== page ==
1. Field of the Invention

The present invention relates to a CELP (Code Excited Linear Prediction) coder and, more particularly, to a CELP coder giving consideration to the influence of an audio signal in non-speech signal periods.

2. Description of the Background Art

It has been customary with coding and decoding of speech to deal with speech periods and non-speech periods equivalently. Non-speech periods will often be referred to as noise periods hereinafter simply because noises are conspicuous, compared to speech periods. A speech decoding method is disclosed in, e.g., Gerson and Jasiuk "VECTOR SUM EXCITED LINEAR PREDICTION (VSELP) SPEECH CODING AT 8 kbps", Proc. IEEE ICASSP, 1990, pp. 461-464. This document pertains to a VSELP system which is the standard North American digital cellular speech coding system.

Japanese digital cellular speech coding systems also adopt a system similar to the VSELP system.

However, a CELP coder has the following problem because it attaches importance to a speech period coding characteristic. When a noise is coded by the speech period coding characteristic of the CBLP coder and then decoded, the resulting synthetic sound sounds unnatural and a nnoying. Specifically, codebooks used as excitation sources are optimized for speech. In addition, a spectrum estimation e rror derived from LPC (Linear Prediction Coding) analysis differs from one frame to another frame. For these reasons, the noise periods of synthetic sound coded by the CELP coder and then decoded are much removed from the original noise, deteriorating commun ication quality.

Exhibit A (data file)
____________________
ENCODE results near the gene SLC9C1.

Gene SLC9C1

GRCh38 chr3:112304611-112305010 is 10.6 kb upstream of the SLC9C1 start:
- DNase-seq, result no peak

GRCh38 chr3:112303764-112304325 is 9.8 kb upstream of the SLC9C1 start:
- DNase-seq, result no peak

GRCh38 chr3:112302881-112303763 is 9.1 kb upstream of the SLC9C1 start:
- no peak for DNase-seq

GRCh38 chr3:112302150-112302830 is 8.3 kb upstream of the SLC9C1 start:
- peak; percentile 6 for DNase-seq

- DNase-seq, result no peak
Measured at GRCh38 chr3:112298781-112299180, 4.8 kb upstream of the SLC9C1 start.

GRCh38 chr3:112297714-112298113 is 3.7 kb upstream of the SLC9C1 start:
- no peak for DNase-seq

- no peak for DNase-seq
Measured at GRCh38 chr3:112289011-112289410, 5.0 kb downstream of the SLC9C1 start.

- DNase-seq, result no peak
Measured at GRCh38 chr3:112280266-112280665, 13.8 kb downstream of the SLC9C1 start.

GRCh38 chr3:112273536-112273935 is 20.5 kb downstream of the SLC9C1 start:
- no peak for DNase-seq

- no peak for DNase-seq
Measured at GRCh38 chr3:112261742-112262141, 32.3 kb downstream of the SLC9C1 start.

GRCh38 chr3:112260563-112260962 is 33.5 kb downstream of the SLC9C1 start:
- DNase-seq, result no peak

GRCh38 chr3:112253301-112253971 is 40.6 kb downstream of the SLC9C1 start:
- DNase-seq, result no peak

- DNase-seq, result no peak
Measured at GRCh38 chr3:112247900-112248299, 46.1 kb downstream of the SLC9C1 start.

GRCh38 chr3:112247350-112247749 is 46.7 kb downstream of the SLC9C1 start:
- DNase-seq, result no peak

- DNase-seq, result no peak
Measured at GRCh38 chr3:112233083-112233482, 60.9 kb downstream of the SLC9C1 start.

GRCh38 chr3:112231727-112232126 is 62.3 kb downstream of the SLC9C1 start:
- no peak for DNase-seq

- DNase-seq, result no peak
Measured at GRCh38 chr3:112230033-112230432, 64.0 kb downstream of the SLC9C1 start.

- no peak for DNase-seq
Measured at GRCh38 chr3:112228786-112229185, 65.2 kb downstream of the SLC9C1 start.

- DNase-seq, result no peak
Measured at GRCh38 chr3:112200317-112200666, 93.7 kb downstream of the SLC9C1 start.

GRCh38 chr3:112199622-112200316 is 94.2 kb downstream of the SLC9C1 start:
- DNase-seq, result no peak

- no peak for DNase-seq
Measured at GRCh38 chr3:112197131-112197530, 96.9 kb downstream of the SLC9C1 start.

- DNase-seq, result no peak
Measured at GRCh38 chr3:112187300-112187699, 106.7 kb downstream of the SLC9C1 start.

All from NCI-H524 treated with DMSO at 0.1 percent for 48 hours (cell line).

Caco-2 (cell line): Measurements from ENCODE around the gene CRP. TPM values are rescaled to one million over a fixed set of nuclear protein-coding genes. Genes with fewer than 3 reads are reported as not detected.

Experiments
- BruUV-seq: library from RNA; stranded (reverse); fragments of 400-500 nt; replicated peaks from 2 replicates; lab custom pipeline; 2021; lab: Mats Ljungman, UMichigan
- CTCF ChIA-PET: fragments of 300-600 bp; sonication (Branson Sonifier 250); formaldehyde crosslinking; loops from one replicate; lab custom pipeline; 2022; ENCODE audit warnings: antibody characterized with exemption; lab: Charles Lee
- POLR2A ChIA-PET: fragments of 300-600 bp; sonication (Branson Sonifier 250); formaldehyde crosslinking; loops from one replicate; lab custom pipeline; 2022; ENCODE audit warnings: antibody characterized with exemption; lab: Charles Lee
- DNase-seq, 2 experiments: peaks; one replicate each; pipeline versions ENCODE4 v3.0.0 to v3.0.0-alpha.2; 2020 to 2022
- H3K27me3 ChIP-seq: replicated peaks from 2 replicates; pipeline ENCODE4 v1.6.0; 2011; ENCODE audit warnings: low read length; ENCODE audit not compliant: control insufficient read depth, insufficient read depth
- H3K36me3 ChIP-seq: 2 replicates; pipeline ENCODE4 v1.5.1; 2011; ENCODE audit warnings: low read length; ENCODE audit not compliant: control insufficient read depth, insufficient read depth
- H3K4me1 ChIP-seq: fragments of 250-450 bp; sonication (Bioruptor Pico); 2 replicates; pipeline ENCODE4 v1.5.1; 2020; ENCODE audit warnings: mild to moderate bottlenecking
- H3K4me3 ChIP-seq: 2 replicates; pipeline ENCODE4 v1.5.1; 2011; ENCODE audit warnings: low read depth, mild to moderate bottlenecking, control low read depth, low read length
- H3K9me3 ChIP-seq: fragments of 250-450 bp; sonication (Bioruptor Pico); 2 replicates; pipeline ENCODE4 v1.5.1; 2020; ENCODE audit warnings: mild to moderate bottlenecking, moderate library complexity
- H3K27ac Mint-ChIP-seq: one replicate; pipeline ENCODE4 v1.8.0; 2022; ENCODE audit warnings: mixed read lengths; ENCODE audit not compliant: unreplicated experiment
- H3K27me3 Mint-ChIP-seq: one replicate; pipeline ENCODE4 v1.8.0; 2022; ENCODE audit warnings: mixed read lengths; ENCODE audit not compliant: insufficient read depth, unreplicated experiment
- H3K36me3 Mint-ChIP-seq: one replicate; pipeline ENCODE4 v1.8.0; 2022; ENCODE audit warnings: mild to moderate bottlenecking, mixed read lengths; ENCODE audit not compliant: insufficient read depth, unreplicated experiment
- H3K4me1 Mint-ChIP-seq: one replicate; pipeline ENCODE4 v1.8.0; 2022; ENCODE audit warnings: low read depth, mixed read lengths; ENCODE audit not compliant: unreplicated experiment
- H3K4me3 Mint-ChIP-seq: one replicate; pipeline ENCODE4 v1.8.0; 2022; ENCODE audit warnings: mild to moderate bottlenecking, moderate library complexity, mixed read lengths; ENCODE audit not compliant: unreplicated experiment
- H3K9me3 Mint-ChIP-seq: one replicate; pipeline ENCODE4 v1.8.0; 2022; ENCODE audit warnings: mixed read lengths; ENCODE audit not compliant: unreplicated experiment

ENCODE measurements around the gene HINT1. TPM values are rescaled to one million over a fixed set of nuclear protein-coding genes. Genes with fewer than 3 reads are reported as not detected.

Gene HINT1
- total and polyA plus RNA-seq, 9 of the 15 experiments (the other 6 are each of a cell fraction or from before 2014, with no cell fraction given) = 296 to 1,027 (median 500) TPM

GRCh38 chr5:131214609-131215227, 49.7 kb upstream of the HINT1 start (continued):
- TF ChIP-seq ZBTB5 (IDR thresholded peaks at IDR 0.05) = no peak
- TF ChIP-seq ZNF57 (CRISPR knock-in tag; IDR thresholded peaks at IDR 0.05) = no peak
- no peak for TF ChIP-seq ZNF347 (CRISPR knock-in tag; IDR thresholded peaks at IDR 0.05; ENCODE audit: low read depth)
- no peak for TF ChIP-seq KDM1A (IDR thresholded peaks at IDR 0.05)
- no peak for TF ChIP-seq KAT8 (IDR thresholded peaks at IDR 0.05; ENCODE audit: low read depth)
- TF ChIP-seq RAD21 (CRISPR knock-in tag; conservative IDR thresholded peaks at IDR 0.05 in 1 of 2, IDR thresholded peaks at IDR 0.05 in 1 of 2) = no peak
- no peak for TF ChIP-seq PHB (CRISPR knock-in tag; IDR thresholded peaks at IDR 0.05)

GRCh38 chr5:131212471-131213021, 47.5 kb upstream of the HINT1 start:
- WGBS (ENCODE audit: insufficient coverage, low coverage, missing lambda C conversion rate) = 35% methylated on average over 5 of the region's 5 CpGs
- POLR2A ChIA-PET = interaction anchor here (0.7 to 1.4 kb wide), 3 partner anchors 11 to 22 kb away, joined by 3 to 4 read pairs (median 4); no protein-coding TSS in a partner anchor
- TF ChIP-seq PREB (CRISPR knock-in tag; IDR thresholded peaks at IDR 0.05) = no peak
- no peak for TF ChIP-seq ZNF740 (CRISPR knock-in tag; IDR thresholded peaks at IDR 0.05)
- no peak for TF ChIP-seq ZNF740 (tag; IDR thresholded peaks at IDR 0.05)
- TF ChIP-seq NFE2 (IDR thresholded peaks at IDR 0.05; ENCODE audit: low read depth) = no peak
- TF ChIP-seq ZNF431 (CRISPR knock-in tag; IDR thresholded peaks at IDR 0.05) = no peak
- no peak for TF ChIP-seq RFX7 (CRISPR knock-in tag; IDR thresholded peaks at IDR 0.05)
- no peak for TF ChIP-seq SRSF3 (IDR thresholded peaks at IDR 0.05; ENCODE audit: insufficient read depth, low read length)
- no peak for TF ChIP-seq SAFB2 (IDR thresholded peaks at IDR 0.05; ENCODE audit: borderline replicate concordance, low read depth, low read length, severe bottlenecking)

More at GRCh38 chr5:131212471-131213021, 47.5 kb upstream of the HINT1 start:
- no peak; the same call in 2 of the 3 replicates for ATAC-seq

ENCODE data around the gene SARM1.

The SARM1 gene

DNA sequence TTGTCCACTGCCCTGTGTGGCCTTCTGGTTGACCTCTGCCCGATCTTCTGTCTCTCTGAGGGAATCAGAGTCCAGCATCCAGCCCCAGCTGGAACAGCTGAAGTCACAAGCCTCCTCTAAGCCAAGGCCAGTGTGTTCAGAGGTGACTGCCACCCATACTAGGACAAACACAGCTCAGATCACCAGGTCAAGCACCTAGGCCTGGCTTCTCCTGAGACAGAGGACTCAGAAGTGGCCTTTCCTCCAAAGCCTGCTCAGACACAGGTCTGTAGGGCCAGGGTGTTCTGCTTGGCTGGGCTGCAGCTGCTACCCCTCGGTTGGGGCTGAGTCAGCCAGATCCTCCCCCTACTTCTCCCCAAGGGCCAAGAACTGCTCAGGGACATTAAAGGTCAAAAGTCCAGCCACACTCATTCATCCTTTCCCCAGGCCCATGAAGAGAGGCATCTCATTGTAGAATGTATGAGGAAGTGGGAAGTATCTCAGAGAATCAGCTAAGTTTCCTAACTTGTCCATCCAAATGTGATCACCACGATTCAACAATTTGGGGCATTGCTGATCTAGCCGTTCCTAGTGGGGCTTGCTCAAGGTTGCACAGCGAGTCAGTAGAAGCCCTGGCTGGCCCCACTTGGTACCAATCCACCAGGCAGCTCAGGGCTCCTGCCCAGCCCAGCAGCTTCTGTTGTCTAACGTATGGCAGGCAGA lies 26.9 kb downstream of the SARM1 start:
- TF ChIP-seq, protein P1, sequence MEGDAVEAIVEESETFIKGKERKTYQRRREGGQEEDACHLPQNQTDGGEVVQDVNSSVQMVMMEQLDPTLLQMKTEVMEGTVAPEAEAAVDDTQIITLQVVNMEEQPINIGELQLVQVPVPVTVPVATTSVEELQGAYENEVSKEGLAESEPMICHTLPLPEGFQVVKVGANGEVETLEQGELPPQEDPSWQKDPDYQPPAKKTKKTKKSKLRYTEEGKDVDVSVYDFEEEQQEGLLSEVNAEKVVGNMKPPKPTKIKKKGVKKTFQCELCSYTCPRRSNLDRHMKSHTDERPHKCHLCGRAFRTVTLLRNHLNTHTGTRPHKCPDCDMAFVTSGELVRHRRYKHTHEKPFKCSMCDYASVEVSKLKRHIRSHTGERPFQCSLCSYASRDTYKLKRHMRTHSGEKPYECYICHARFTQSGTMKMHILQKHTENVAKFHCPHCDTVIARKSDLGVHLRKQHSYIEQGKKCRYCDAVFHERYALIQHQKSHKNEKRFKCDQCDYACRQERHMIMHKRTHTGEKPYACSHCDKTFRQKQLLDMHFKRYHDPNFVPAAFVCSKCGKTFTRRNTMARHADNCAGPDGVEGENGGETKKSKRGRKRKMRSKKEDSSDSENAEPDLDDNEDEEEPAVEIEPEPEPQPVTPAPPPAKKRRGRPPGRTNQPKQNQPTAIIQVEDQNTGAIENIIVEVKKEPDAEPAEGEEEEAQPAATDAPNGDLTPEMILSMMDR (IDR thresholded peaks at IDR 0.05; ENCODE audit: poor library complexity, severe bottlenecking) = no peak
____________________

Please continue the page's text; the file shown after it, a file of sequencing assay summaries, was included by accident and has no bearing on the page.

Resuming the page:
SUMMARY OF THE INVENTION

It is therefore an object of the present invention to provide a method and a device for CELP coding an audio signal and capable of reducing the influence of an audio signal (noises including one ascribable to revolution and one ascribable to vibration) on a coded output, thereby enhancing desirable speech reproduction.